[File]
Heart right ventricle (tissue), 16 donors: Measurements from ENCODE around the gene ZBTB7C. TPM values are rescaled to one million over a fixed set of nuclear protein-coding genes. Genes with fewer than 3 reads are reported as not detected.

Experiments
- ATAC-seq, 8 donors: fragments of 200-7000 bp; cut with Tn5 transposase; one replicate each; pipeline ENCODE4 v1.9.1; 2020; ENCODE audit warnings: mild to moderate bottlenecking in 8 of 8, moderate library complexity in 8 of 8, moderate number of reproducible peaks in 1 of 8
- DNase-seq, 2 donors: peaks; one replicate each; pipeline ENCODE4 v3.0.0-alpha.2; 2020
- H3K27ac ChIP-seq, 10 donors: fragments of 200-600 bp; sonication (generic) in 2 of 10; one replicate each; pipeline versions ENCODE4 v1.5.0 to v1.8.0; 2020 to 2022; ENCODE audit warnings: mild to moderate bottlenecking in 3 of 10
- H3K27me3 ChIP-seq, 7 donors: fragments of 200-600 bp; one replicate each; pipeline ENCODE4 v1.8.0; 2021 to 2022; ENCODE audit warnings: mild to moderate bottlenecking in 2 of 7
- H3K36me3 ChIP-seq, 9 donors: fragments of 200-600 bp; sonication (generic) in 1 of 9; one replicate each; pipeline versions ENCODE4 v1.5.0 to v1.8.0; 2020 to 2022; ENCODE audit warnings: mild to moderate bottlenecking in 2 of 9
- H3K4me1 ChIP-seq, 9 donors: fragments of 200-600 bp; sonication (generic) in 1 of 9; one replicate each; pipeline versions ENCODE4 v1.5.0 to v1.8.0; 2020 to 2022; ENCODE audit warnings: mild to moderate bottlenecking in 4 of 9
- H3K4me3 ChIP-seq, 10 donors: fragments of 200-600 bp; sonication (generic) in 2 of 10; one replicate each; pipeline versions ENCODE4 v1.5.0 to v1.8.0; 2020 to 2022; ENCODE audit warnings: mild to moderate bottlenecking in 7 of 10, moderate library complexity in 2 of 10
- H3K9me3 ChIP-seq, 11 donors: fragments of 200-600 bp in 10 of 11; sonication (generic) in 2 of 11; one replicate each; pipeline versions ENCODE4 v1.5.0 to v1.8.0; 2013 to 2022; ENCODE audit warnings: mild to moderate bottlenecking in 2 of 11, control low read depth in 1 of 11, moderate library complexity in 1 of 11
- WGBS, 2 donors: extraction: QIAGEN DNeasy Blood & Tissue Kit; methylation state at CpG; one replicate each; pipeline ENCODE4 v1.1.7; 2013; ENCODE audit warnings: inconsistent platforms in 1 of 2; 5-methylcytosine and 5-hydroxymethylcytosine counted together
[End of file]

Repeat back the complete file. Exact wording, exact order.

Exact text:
Heart right ventricle (tissue), 16 donors: Measurements from ENCODE around the gene ZBTB7C. TPM values are rescaled to one million over a fixed set of nuclear protein-coding genes. Genes with fewer than 3 reads are reported as not detected.

Experiments
- ATAC-seq, 8 donors: fragments of 200-7000 bp; cut with Tn5 transposase; one replicate each; pipeline ENCODE4 v1.9.1; 2020; ENCODE audit warnings: mild to moderate bottlenecking in 8 of 8, moderate library complexity in 8 of 8, moderate number of reproducible peaks in 1 of 8
- DNase-seq, 2 donors: peaks; one replicate each; pipeline ENCODE4 v3.0.0-alpha.2; 2020
- H3K27ac ChIP-seq, 10 donors: fragments of 200-600 bp; sonication (generic) in 2 of 10; one replicate each; pipeline versions ENCODE4 v1.5.0 to v1.8.0; 2020 to 2022; ENCODE audit warnings: mild to moderate bottlenecking in 3 of 10
- H3K27me3 ChIP-seq, 7 donors: fragments of 200-600 bp; one replicate each; pipeline ENCODE4 v1.8.0; 2021 to 2022; ENCODE audit warnings: mild to moderate bottlenecking in 2 of 7
- H3K36me3 ChIP-seq, 9 donors: fragments of 200-600 bp; sonication (generic) in 1 of 9; one replicate each; pipeline versions ENCODE4 v1.5.0 to v1.8.0; 2020 to 2022; ENCODE audit warnings: mild to moderate bottlenecking in 2 of 9
- H3K4me1 ChIP-seq, 9 donors: fragments of 200-600 bp; sonication (generic) in 1 of 9; one replicate each; pipeline versions ENCODE4 v1.5.0 to v1.8.0; 2020 to 2022; ENCODE audit warnings: mild to moderate bottlenecking in 4 of 9
- H3K4me3 ChIP-seq, 10 donors: fragments of 200-600 bp; sonication (generic) in 2 of 10; one replicate each; pipeline versions ENCODE4 v1.5.0 to v1.8.0; 2020 to 2022; ENCODE audit warnings: mild to moderate bottlenecking in 7 of 10, moderate library complexity in 2 of 10
- H3K9me3 ChIP-seq, 11 donors: fragments of 200-600 bp in 10 of 11; sonication (generic) in 2 of 11; one replicate each; pipeline versions ENCODE4 v1.5.0 to v1.8.0; 2013 to 2022; ENCODE audit warnings: mild to moderate bottlenecking in 2 of 11, control low read depth in 1 of 11, moderate library complexity in 1 of 11
- WGBS, 2 donors: extraction: QIAGEN DNeasy Blood & Tissue Kit; methylation state at CpG; one replicate each; pipeline ENCODE4 v1.1.7; 2013; ENCODE audit warnings: inconsistent platforms in 1 of 2; 5-methylcytosine and 5-hydroxymethylcytosine counted together